This is not a question of "comfort v challenge." It is a question of supporting decision making, educating your children about the scope of their disability and how to keep their mental health intact by using accommodations and assistive technology to support their processing and navigating a world not built for them. It means allowing coping strategies to remain in place as long as they aren't self-injurious.  It means actively seeking humane solutions to self-injurious behavior. It means when aggression occurs, understanding whether the culprit is something like your offspring being in that eight percent of epilepsy patients reacting to their medications with so-called Keppra raging.  One diligent autism mom tracked her daughter's rages and realized over time that the culprit was environmental and in fact an additive in McDonald;s fries. Once the culprit was discovered, the young woman was calm and happy.

Yet we parents are being taught that everything society considers wrong with our offspring is the fault of autism. More lives have been destroyed by this attitude than I can count.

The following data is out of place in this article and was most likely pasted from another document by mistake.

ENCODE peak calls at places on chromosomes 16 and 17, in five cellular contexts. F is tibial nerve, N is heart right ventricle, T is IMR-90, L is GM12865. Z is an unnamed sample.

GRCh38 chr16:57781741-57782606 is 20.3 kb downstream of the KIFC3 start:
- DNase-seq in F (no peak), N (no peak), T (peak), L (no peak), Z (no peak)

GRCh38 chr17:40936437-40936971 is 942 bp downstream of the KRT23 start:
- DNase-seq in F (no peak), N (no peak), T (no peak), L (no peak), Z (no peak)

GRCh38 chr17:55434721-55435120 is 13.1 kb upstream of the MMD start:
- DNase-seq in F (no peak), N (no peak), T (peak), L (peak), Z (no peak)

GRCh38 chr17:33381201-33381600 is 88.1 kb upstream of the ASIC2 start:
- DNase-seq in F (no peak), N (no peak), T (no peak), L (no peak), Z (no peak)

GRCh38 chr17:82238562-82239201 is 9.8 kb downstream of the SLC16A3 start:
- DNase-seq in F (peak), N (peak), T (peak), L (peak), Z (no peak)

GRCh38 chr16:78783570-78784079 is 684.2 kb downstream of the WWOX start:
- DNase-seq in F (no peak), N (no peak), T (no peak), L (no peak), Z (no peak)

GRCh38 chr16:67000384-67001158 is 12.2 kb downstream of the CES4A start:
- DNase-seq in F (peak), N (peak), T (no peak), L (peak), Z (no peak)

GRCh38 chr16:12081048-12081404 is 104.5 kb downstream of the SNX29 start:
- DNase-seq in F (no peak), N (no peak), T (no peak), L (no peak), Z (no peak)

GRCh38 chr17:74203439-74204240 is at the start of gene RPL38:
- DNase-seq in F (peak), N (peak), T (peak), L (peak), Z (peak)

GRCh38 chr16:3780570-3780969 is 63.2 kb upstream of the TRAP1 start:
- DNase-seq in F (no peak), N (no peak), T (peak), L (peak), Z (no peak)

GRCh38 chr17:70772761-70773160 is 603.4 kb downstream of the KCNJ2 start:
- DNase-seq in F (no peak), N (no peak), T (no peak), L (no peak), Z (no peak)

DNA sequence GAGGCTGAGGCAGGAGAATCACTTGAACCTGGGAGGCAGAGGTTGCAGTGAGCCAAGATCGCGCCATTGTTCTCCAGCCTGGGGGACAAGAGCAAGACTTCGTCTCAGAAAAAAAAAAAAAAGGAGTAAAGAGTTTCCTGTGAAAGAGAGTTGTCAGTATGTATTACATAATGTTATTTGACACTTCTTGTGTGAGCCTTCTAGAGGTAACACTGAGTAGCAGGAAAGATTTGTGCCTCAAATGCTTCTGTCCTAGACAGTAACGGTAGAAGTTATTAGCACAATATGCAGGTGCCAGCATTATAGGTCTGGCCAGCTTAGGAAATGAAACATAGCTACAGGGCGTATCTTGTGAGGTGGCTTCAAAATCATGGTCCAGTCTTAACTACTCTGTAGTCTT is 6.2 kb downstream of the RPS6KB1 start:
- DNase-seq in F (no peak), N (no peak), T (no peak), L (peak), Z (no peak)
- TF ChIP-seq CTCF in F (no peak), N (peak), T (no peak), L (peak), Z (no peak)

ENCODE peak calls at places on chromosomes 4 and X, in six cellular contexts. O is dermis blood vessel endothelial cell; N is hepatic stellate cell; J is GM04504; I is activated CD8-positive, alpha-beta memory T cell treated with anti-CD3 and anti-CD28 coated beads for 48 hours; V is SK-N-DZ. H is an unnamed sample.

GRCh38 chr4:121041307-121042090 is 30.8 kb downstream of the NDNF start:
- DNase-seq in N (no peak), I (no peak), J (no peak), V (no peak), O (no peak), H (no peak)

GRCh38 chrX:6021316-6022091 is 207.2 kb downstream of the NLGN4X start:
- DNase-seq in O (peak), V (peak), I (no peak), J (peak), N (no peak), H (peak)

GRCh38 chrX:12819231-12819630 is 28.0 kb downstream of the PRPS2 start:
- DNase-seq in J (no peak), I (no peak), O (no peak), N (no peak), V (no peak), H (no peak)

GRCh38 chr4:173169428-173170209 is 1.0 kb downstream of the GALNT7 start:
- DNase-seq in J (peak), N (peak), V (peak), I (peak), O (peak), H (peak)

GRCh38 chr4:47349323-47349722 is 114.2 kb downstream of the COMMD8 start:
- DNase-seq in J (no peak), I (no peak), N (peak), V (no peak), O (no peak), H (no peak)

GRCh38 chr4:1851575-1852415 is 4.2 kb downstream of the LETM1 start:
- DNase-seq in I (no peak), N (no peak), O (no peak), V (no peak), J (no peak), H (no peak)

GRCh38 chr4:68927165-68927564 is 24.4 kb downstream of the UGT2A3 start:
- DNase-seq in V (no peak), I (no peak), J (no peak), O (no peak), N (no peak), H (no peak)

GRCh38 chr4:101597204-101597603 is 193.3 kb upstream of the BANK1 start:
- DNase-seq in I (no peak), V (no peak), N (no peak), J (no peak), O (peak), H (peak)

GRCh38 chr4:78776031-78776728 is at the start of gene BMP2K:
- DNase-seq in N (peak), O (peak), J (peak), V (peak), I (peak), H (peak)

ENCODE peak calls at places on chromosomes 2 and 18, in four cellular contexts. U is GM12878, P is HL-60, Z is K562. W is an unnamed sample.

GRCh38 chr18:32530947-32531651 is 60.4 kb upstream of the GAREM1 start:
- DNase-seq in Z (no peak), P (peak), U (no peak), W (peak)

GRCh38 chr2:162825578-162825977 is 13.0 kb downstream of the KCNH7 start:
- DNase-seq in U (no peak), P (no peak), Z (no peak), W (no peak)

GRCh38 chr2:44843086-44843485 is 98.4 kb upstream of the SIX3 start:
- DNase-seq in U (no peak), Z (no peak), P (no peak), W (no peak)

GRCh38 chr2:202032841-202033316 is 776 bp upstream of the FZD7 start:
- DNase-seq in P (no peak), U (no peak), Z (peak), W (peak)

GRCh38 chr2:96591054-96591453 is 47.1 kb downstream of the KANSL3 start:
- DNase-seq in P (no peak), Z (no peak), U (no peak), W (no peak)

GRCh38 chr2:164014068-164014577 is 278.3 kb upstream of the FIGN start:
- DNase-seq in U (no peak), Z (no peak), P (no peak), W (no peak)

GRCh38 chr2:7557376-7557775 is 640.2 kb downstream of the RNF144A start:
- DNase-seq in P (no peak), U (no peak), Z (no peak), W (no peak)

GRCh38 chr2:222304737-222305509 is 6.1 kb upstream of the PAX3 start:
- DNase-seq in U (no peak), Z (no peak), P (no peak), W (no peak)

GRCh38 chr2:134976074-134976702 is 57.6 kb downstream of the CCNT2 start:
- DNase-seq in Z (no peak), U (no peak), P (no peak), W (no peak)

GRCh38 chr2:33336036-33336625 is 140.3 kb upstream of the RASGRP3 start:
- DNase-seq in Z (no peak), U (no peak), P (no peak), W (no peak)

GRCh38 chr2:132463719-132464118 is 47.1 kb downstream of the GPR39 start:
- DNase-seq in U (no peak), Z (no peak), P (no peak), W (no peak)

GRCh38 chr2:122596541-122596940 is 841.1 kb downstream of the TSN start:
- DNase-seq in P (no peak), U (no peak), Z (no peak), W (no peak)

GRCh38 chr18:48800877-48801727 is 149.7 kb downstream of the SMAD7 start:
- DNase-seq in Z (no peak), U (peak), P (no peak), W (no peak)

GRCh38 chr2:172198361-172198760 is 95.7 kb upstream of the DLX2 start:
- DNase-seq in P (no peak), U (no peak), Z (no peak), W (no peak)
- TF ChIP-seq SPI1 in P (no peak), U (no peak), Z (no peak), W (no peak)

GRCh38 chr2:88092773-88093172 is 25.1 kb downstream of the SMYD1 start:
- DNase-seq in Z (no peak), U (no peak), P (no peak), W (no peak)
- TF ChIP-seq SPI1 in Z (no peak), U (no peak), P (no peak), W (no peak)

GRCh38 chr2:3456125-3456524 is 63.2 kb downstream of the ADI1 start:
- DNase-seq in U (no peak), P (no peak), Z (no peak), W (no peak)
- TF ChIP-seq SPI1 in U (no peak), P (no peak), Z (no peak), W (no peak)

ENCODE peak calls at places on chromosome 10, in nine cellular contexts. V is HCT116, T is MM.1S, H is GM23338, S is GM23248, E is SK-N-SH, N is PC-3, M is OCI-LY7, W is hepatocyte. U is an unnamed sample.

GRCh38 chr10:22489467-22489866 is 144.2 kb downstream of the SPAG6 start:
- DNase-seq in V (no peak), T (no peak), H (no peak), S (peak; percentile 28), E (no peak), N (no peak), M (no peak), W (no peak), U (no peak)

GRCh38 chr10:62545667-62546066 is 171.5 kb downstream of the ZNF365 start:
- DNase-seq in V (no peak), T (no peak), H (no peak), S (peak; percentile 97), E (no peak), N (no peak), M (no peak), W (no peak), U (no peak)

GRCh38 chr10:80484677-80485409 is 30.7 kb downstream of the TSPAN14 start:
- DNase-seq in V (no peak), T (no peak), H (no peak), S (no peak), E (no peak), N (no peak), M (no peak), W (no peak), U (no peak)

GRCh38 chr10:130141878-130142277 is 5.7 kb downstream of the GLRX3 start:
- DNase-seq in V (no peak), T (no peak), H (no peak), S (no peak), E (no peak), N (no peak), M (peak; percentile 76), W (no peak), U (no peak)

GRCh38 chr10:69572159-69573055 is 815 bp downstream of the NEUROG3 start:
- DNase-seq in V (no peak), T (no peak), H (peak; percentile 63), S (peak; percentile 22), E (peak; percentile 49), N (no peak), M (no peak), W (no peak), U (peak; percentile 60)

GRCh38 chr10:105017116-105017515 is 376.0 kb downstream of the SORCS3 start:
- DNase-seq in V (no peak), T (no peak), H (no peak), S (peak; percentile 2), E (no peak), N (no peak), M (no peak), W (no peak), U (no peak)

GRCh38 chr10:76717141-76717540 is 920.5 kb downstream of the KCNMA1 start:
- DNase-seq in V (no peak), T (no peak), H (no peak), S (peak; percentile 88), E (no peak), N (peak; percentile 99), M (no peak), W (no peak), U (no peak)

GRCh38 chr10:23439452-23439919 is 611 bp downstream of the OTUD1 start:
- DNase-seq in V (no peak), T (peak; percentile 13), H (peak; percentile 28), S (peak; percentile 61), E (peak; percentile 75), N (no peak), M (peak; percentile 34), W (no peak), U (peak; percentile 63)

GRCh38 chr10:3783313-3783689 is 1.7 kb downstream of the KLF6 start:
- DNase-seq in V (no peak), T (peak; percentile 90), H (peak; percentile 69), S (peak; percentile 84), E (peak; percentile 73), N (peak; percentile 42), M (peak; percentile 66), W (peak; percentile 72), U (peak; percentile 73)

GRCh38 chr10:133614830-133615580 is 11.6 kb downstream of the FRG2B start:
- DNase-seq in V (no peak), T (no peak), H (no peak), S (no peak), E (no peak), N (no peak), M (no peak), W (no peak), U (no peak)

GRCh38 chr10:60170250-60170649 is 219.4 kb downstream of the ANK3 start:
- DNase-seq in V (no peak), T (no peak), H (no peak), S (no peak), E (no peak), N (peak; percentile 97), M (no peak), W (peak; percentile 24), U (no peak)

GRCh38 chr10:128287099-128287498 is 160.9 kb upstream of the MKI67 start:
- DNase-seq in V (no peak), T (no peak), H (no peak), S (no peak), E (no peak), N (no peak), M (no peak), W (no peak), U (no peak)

This journey isn't about how embarrassed parents might feel that our children are disabled. It isn't about how things look to others. It is about preparing our disabled children to survive and navigate our world with as little stress and as much independence as possible. It is also about teaching them that society is also interdependent, and it is perfectly natural to need help and supports to safely navigate their lives.

Let us begin by understanding our own offspring as much as we are able. Let us realize everything we try to do with them on the excuse we are doing something for their own good has consequences.
Let us get our own headspace together so we can mentor confident, happy, autistic adults who know they are disabled and are fine with who they are.